|LIFE IN JAPAN
Executive Director of TELL
Time in Japan:
Where are you from?
What is TELL?
TELL is a non-profit, community organization that has been serving the international and
business communities since 1973. Our main services are the TELL Community Counseling
Service (TCCS), the TELL Life Line, TELL Filipino Line, and educational workshops. The
Life Line services are free of charge while TCCS, which provides face to face counseling,
is based on a flexible fee scale.
How did TELL get started?
From the very beginning, the people who founded TELL wanted to make sure that the service
would have professional standards and follow specific phone counseling guidelines. So,
they contacted a worldwide accrediting body called Life Line International. TCCS, which
provides face to face counseling, is accredited with the Samaritan Institute in the
States, and they monitor our clinical service.
What kind of staff do you have?
We have about 13 working staff and some administrators, and I work on the administrative
side. We have a telephone services section, and we also have a database. The database
probably has the largest number of staff because we have a lot of part-time commissions
there; about 85 volunteer phone counselors.
How do you keep it going?
We keep it going through the support of the international community, and since the Life
Line is free, we need donations and financial support to keep it going. Also on the
face-to-face counseling side, even though we do charge for it, the method of how we charge
people means that probably up to 80% of the people who come here are being subsidized. In
other words, it costs the agency a certain amount per hour to provide face-to-face
counseling, and if you compare that to the fees that we collect based on the flexible
scale, there' a major discrepancy. Face-to-face counseling requires qualified therapists
and a quiet, relaxing environment, both of which don't come free, especially in Japan. So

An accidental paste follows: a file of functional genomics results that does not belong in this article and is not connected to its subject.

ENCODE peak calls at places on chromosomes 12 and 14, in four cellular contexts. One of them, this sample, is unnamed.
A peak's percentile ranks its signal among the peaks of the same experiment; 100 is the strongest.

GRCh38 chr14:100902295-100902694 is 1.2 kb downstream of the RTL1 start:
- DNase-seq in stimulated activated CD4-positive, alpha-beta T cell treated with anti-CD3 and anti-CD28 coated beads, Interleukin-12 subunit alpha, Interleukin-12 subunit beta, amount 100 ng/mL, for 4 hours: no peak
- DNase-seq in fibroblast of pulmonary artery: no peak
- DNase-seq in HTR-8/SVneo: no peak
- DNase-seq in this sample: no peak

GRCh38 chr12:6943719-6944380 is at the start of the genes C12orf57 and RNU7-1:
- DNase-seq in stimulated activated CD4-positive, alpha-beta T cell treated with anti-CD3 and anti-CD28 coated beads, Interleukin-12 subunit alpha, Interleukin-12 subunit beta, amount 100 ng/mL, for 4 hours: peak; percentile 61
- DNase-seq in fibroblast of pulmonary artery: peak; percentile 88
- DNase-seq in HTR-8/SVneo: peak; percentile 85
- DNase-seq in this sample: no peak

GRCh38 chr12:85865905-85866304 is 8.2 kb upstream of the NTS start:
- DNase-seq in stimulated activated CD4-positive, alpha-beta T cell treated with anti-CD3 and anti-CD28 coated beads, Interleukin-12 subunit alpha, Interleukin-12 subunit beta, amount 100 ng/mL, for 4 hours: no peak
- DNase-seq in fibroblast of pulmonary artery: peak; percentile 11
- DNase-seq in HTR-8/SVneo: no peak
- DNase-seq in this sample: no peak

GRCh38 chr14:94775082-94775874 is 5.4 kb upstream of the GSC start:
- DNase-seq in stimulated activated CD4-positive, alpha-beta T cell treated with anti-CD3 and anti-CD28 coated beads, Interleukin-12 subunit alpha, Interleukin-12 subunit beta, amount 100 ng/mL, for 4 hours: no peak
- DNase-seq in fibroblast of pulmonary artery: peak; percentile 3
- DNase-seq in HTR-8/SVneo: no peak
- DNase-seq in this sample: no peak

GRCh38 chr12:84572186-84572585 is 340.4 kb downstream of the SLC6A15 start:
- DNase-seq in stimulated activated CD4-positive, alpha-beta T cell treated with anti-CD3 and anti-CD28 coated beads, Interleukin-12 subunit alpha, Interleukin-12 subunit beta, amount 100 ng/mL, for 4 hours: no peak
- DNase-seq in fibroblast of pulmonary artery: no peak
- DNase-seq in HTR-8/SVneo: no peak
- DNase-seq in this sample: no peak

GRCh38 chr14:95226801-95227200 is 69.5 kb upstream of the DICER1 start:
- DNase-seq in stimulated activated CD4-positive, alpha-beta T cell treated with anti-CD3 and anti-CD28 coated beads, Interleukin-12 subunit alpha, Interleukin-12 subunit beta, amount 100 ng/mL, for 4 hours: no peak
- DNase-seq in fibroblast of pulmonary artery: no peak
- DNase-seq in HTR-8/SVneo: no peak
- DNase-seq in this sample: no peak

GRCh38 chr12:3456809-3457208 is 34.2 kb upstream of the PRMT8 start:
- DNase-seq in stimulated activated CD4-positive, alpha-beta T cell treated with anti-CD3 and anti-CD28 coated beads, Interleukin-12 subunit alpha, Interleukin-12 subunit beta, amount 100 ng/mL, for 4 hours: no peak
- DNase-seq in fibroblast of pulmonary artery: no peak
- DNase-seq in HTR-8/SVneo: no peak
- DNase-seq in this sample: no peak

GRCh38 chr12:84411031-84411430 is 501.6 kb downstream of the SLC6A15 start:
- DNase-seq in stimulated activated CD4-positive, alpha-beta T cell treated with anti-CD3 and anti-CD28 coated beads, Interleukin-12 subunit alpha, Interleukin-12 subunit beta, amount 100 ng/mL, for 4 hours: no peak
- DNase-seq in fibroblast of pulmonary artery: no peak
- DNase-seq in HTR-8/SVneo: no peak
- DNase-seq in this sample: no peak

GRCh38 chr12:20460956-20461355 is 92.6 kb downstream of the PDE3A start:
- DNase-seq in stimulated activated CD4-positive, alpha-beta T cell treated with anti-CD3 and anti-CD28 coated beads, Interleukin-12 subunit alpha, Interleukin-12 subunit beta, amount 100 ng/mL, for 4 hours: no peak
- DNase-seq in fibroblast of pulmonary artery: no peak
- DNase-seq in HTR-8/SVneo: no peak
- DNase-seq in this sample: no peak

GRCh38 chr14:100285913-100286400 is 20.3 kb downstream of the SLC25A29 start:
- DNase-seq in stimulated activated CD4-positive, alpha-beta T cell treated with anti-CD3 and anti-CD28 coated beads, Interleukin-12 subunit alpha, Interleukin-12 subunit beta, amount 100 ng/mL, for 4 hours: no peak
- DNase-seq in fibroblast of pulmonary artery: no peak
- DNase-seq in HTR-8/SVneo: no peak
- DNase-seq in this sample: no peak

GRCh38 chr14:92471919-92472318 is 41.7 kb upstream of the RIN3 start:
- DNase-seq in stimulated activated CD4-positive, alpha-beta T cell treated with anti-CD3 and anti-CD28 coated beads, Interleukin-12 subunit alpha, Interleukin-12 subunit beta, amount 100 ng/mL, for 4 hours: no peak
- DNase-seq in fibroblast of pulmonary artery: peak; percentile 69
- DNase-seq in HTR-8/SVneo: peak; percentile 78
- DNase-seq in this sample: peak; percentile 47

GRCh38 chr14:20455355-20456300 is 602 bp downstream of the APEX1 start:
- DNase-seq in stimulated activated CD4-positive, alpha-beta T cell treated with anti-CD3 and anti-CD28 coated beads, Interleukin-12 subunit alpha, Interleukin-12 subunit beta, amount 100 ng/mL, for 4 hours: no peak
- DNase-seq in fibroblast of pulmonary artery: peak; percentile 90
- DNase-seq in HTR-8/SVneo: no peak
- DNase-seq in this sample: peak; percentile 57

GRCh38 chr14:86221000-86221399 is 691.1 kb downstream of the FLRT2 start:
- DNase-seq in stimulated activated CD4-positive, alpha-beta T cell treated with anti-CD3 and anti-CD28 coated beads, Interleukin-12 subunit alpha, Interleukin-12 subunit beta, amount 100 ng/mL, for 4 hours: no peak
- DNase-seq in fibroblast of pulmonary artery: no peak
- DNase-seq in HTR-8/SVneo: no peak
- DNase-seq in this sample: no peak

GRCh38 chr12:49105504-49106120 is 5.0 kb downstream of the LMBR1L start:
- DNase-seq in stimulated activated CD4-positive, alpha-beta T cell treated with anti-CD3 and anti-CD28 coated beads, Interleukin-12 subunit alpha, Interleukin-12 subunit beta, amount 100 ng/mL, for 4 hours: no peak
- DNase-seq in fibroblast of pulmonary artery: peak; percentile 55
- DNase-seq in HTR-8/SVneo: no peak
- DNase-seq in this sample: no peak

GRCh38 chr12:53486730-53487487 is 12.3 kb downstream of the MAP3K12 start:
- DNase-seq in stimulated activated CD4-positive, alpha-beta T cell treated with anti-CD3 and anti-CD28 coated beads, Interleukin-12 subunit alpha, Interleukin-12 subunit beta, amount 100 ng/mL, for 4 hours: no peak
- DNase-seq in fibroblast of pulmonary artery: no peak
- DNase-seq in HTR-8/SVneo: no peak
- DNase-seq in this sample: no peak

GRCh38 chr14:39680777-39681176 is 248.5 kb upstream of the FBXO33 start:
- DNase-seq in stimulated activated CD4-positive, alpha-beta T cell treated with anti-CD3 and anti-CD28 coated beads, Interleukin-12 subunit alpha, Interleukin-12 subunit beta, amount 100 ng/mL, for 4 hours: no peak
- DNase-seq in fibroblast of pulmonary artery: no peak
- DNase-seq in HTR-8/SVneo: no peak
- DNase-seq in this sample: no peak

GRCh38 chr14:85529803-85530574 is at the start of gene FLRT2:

when people fund us, it also goes toward the face-to-face counseling side as well as the
Life Lines. So we rely 100% on financial support from individuals, congregations, foreign
and domestic corporations, and organizations. We don't get any help from the government so
we really need constant support, financially, from the international community. We can't
continue our services without their help.
And how would the community give that to you?
Various ways. The most obvious way and the quickest way is to make a direct donation to
TELL. We provide people with the ability to get tax-deductible receipts in Japanese yen or
in US dollars. Another way is volunteering. You can volunteer as a phone counselor, but
the difficulty with that is that the training program is intensive. First we screen, then
we work on the interviews, and then if the person's right, they can join the program. Once
you join the program, it's approximately 60 hours of training over about three months, and
then after that, probably about 20 hours of observation to go through. So we are looking
at about 80 to 100 hours of work before you can get on the Line. The other means of
volunteering is to work on the board with the directors, and also to join our other
What kind of people come to work for you?
We tend to get people from all groups. I think we can see that predominantly, people who
come to us are from Western countries: North America, Australia and UK. But, because we
are a service in English, all we require from people who want to join us is a certain
level of English fluency.
What kind of callers do you get?
Over the last couple of years, what we've seen is that for the Life Line and also
face-to-face counseling, after North Americans, Japanese nationals are the second largest
caller/client group. Even though there are similar services in Japanese, some people
prefer speaking in English, whether on the Life Line or with a therapist.
What does your job require you to do?
Provide administrative support to the Telephone and Clinical Services Divisions,
publicity, fundraising, community outreach and office management.
What's the weirdest thing you've seen or experienced in Japan?
I went to a wake and after eating, then crying, the people I was with started singing
What's your recipe for a happy and successful life in Japan?
Try not to take things so seriously, appreciate the lighter side of life, exercise, spoil
yourself, and above all, be flexible. If you're having trouble, get the support you need
from friends or family. If that doesn't seem to make a difference and the problem won't go
away, don't hesitate to seek professional help. There are a lot of caring people out
Contact Bernard at TELL, 03-3968-4099, or check out the website: www.tell.gol.com
Bernard Yu spoke to Maki Nibayashi
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